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Julia Alvarez–AFTERLIFE

Note:  AFTERLIFE was declared a Best Book of 2020 by Kirkus Reviews, the Washington Independent Review of Books, and many other review sites.

“Can you help me find him?/  a new life awaiting her / Can you help me find him? a mystery she cannot by any means solve / nevertheless, she keeps asking / Where are you? / as this is the only way she knows / Can you help me find him/ ? how to create an afterlife for him/

cover alvarez afterlifeIntroducing the event which begins all the physical and emotional action of Afterlife, author Julia Alvarez shows devoted wife Antonia waiting for her husband Sam, who has been dying alone of a heart attack in the minutes that she has been waiting to join him at a restaurant.  And when she finally receives word of his passing, her primary focus is on how to create an afterlife for him, something that will enable her to relive memories and past events with him.  She tries to keep to her routines in rural Vermont, where she lives, “walking the narrow path through the loss, not allowing her thoughts to stray,” but in the middle of the night, “she finds herself at the outer edge where, in the old maps, the world drops off, and beyond is terra incognita, sea serpents, and the Leviathan.”  Her nearest neighbor, Roger, offers to help her clear the gutters of her house, and soon she is visited by Mario, a young, undocumented worker from Mexico who works on Roger’s farm.  Since Antonia is a native of the Dominican Republic who immigrated as a child, she can speak with Mario easily, and when he finishes clearing the gutters, he asks for a favor – Will she please help him call his girlfriend who is now in the US but far away from him?

Ricardo Chub-Bo, 40, and his daughter Rosa Maria, 14, from Poptun in El Petun department, Guatemala, board the Greyhound bus they will take to Albuquerqe before their three-day journey through the United States to Philadelphia on January 3, 2019 in Dona Ana, New Mexico. - They spent eight days in migration detention and were released with a group of about 20 Central American migrants to the Basilica of San Albino in Mesilla, New Mexico, which provided them hospitality the night of their release. Ricardo relies on his daughter to help read letters and numbers, while she relies on him to communicate in Spanish, as she still isnt used to speaking it. The two speak to each other in their mother tongue of K'iche', a Maya language spoken in the central highlands of Guatemala. The church had provided them with a piece of paper that asks for help finding the connection in English and a phone number to call if they need help. For them, luckily, they ran into another group of Guatemalans going on the same bus, which they could team up with in case they had trouble. (Photo by Paul Ratje / AFP) (Photo credit should read PAUL RATJE/AFP via Getty Images)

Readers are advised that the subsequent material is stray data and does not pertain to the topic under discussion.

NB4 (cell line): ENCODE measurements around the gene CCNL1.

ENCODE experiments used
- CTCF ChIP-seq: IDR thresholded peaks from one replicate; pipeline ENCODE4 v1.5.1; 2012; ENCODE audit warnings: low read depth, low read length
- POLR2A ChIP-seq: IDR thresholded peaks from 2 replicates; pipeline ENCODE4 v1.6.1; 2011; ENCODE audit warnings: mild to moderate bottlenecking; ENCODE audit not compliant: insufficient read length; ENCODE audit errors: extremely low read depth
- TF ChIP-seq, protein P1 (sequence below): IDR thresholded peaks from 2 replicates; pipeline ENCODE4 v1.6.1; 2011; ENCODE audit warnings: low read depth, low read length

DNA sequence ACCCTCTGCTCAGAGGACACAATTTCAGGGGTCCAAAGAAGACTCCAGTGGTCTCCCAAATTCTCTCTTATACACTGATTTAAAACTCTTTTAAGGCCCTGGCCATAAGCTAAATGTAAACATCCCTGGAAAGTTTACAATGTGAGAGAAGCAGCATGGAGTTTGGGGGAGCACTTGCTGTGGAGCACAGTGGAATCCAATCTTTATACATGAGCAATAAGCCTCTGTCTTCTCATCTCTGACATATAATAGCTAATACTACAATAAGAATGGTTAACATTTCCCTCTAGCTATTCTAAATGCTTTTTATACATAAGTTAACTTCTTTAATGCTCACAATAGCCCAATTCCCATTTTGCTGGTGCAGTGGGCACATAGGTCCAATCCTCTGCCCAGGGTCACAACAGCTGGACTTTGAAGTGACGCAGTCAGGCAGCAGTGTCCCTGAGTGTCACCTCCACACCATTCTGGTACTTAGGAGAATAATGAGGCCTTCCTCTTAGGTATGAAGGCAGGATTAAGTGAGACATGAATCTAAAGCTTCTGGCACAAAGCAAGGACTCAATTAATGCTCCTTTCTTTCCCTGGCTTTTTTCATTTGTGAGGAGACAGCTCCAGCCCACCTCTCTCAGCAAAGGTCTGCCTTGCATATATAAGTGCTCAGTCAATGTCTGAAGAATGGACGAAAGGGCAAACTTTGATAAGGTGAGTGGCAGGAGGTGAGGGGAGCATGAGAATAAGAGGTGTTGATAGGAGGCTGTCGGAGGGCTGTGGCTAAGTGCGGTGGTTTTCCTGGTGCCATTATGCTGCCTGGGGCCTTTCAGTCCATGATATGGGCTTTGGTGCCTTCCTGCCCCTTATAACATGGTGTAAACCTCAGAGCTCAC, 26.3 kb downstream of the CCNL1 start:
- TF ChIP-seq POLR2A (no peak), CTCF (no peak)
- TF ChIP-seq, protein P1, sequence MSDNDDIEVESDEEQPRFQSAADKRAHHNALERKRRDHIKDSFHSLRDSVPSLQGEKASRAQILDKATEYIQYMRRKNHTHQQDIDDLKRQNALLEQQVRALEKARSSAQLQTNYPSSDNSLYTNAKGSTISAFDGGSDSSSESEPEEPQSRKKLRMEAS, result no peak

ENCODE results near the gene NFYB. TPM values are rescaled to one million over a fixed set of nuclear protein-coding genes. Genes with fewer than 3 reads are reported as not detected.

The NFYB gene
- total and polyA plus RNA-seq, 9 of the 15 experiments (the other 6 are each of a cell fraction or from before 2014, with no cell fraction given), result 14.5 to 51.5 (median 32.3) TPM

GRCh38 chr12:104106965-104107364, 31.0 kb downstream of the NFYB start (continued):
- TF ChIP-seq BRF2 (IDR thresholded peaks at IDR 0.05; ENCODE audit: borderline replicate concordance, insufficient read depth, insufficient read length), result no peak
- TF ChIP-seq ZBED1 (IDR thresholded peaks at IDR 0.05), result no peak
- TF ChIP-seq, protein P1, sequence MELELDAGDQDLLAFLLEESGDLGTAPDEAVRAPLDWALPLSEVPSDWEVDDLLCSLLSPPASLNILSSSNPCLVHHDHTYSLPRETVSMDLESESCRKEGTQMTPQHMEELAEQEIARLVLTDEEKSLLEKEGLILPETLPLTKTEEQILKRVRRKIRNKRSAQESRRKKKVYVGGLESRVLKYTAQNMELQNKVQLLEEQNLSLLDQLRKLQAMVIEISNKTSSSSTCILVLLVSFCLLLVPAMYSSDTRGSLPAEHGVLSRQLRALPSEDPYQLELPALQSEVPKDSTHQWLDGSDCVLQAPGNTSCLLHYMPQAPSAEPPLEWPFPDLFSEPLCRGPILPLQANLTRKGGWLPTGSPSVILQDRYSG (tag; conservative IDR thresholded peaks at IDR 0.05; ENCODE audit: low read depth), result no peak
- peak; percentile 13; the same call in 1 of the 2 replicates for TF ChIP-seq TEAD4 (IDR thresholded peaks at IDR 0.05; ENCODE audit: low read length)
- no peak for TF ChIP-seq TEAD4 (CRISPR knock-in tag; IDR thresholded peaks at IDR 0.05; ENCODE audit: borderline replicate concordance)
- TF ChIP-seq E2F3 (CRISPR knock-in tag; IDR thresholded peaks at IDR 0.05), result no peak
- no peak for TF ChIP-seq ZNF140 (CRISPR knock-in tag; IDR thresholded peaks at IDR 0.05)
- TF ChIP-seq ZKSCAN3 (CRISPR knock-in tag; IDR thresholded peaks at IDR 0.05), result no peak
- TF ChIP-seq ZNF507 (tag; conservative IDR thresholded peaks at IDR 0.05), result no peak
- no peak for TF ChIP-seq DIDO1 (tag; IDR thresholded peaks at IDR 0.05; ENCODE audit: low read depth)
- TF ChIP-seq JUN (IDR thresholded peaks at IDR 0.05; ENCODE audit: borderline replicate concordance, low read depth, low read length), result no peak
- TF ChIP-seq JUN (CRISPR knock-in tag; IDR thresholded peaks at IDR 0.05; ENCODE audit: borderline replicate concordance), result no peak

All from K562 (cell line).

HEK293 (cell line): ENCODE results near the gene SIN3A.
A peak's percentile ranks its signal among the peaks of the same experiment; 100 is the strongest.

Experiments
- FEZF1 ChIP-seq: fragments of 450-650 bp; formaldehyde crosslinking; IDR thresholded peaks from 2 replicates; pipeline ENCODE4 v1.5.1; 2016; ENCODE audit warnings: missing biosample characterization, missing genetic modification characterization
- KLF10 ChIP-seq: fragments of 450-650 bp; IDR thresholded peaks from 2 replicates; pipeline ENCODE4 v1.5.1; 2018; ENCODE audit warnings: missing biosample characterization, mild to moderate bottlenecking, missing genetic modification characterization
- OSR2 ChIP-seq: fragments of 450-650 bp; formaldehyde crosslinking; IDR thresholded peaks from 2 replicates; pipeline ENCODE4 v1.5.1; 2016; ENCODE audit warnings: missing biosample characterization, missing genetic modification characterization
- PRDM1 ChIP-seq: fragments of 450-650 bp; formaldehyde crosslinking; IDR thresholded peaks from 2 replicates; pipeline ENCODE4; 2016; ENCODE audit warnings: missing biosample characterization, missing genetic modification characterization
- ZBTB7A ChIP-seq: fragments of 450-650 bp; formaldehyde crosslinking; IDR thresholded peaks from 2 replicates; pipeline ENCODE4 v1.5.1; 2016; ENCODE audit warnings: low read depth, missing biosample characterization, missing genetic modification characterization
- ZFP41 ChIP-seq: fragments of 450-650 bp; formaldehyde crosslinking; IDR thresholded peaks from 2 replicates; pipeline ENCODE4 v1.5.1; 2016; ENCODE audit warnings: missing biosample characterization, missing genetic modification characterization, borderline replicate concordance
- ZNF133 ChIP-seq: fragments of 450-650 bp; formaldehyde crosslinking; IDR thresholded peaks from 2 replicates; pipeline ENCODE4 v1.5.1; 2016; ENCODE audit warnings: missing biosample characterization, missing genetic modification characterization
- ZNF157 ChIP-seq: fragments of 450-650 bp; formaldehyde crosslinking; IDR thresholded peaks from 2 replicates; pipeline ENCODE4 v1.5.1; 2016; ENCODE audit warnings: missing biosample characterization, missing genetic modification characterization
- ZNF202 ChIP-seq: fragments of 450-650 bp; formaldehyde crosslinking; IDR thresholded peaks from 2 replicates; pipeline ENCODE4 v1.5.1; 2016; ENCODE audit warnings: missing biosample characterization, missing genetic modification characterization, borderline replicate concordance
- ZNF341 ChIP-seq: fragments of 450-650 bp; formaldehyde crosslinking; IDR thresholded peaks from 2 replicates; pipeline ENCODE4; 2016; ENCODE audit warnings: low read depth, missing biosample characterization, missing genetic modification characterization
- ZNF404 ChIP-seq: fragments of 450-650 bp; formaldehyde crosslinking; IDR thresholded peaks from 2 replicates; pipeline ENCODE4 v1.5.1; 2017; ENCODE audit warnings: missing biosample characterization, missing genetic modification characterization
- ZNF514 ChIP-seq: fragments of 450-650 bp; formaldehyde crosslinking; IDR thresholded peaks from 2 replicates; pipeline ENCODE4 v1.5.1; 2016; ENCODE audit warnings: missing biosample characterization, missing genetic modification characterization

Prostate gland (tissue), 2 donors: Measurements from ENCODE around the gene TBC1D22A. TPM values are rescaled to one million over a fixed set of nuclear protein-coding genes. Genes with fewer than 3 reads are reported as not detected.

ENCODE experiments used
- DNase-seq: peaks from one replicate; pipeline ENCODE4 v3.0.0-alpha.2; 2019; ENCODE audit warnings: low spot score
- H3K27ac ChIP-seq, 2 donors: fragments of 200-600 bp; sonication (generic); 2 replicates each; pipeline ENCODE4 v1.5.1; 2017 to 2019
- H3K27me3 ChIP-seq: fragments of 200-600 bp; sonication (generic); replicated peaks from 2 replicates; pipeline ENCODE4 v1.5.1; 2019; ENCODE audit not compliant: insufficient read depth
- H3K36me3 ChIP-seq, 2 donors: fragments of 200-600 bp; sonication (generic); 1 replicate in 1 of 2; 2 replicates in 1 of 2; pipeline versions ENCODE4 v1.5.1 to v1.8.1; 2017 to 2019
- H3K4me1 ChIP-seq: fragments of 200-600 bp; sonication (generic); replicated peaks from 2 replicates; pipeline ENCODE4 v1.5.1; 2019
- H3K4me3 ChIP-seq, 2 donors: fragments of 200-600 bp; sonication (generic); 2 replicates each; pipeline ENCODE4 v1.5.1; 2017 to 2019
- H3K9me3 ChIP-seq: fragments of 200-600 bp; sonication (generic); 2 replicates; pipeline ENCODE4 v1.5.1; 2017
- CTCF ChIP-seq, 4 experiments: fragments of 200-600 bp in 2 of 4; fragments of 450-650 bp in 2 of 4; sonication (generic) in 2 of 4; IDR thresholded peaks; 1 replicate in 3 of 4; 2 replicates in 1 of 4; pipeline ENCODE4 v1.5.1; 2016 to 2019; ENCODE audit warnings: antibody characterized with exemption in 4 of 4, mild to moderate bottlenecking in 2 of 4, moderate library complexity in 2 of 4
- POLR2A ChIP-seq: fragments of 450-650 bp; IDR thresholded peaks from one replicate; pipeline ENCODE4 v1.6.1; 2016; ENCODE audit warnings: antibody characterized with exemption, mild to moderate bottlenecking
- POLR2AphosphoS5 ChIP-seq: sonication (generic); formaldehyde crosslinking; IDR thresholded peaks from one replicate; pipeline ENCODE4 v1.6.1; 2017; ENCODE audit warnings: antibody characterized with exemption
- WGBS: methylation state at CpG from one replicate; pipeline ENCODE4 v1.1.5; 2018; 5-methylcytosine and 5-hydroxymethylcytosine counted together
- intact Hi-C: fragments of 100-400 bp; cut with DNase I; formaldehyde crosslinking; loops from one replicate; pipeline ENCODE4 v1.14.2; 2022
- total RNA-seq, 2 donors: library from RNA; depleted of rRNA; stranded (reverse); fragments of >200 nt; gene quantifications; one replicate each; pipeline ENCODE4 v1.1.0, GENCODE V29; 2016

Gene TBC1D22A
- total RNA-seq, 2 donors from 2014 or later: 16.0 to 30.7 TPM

The “coyote” hired to bring Estela to Vermont refuses to put her on the bus without more money. (Photo by PAUL RATJE/AFP via Getty Images)

Developing her themes of love and loss in life and death as they affect Antonia, Julia Alvarez, originally from the Dominican Republic, creates several subplots involving other characters, all reflecting powerful emotions without descending into sentimentality or maudlin self-analysis.  Mario, his girlfriend Estela, and José, his fellow worker on Roger’s farm, are one plot, dealing with the problems of illegal immigrants desperate to create new lives in the US.  The second plot line revolves around a get-together of Antonia and her three sisters at a BnB in Massachusetts to celebrate her birthday. The failure of sister Izzy to appear for the celebration, as promised, becomes the all-consuming issue for the other sisters for many days, and the need for Antonia to be present as they and the police all search for Izzy force her to be out of state at a time when some of the issues involving Mario and his undocumented girlfriend back in Vermont are becoming critical. Despite all the money Mario has sent to the “coyote” who was supposed to bring her to Vermont, Estela was left in the South, penniless and pregnant.  Abandonment, betrayal, the sadness of loss, anger, the recognition that there is a difference between acting from a sense of obligation and acting by choice, and the personal growth which enables characters to tell the difference further develop the original themes of love and loss and flesh out this dramatic and sensitive novel.